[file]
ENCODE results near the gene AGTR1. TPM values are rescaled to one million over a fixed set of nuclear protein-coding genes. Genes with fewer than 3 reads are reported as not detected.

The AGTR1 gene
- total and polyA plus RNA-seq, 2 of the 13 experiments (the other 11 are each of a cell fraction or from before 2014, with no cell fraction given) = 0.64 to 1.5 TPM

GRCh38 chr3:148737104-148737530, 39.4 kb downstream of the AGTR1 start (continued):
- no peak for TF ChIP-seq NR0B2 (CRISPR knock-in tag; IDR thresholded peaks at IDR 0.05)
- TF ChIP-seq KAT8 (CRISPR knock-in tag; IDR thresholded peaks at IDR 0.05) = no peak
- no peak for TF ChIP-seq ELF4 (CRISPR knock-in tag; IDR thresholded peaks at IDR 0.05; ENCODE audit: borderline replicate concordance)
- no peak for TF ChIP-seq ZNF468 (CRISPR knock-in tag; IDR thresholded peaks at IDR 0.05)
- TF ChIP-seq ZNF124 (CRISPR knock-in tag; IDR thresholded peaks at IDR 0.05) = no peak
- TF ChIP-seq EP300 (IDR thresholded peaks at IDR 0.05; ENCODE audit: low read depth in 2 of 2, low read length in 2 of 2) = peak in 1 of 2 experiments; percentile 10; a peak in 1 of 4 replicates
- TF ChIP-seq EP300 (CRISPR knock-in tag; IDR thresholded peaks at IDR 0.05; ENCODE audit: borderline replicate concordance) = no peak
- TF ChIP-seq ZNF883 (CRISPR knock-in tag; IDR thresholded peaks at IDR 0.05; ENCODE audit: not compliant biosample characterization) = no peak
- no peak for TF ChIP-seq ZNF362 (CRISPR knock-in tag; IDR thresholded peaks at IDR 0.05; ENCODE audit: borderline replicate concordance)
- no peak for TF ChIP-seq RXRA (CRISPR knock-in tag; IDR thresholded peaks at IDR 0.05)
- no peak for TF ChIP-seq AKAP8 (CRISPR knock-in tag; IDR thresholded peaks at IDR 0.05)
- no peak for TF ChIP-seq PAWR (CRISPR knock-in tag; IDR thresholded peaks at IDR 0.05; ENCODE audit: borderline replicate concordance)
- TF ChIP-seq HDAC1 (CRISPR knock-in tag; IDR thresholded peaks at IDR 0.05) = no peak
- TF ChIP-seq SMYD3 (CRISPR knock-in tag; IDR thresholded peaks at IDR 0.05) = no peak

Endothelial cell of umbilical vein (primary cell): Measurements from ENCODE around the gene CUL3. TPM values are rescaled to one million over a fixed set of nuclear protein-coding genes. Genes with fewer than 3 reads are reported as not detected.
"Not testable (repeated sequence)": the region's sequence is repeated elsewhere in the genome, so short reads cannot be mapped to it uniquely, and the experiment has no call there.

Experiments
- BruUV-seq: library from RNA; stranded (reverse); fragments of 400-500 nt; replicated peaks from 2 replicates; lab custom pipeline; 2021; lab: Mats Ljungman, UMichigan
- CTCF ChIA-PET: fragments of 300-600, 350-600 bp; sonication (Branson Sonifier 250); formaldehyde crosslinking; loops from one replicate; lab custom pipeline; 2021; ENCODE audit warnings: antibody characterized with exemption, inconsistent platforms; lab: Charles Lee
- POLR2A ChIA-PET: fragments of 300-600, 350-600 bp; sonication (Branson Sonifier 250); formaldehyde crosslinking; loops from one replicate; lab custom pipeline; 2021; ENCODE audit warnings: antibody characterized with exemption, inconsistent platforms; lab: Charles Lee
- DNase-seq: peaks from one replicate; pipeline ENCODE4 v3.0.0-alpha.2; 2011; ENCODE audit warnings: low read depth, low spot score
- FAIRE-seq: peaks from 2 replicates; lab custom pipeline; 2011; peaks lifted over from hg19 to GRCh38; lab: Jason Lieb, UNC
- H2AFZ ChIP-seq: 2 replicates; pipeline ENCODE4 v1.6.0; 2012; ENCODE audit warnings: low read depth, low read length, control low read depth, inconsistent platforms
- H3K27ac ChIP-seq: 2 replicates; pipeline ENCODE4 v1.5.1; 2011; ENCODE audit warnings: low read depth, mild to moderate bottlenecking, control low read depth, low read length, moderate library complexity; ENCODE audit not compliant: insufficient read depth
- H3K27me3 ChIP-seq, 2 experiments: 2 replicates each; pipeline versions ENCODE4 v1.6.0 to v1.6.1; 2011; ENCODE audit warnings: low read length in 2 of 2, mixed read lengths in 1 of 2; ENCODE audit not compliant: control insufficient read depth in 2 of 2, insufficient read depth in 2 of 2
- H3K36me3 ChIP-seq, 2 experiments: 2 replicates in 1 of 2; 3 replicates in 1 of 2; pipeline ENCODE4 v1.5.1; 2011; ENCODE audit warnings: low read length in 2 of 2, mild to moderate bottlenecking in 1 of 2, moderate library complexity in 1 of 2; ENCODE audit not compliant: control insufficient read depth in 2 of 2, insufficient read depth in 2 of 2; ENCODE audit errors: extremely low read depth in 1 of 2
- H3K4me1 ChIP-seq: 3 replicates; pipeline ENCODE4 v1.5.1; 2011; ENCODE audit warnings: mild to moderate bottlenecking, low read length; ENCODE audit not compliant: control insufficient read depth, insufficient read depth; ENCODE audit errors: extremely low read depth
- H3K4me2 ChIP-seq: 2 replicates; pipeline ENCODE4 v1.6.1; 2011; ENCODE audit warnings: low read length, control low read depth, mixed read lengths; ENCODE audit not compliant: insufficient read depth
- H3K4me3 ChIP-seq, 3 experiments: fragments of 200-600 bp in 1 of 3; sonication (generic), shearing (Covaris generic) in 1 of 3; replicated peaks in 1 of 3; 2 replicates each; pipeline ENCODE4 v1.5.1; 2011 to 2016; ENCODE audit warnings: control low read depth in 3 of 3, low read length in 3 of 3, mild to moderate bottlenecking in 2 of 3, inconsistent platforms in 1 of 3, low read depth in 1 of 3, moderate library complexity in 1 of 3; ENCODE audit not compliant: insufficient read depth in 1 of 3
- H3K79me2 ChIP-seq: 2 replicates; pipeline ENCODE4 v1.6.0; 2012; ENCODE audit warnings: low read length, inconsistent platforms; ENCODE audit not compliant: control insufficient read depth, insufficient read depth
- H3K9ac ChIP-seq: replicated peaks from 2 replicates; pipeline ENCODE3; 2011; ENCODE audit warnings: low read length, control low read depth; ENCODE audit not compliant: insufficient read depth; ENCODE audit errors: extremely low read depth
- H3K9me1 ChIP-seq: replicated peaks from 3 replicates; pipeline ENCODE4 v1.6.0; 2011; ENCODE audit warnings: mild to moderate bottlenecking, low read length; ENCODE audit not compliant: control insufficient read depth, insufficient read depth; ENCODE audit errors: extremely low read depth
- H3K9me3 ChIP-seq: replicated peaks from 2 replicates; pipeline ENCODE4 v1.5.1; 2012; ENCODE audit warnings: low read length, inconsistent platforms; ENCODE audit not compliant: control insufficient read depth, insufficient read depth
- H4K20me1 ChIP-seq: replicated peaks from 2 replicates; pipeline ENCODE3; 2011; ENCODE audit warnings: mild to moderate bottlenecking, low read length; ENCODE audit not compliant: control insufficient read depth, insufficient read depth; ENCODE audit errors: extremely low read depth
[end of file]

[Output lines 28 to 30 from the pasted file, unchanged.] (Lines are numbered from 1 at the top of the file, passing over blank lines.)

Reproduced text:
- H3K27ac ChIP-seq: 2 replicates; pipeline ENCODE4 v1.5.1; 2011; ENCODE audit warnings: low read depth, mild to moderate bottlenecking, control low read depth, low read length, moderate library complexity; ENCODE audit not compliant: insufficient read depth
- H3K27me3 ChIP-seq, 2 experiments: 2 replicates each; pipeline versions ENCODE4 v1.6.0 to v1.6.1; 2011; ENCODE audit warnings: low read length in 2 of 2, mixed read lengths in 1 of 2; ENCODE audit not compliant: control insufficient read depth in 2 of 2, insufficient read depth in 2 of 2
- H3K36me3 ChIP-seq, 2 experiments: 2 replicates in 1 of 2; 3 replicates in 1 of 2; pipeline ENCODE4 v1.5.1; 2011; ENCODE audit warnings: low read length in 2 of 2, mild to moderate bottlenecking in 1 of 2, moderate library complexity in 1 of 2; ENCODE audit not compliant: control insufficient read depth in 2 of 2, insufficient read depth in 2 of 2; ENCODE audit errors: extremely low read depth in 1 of 2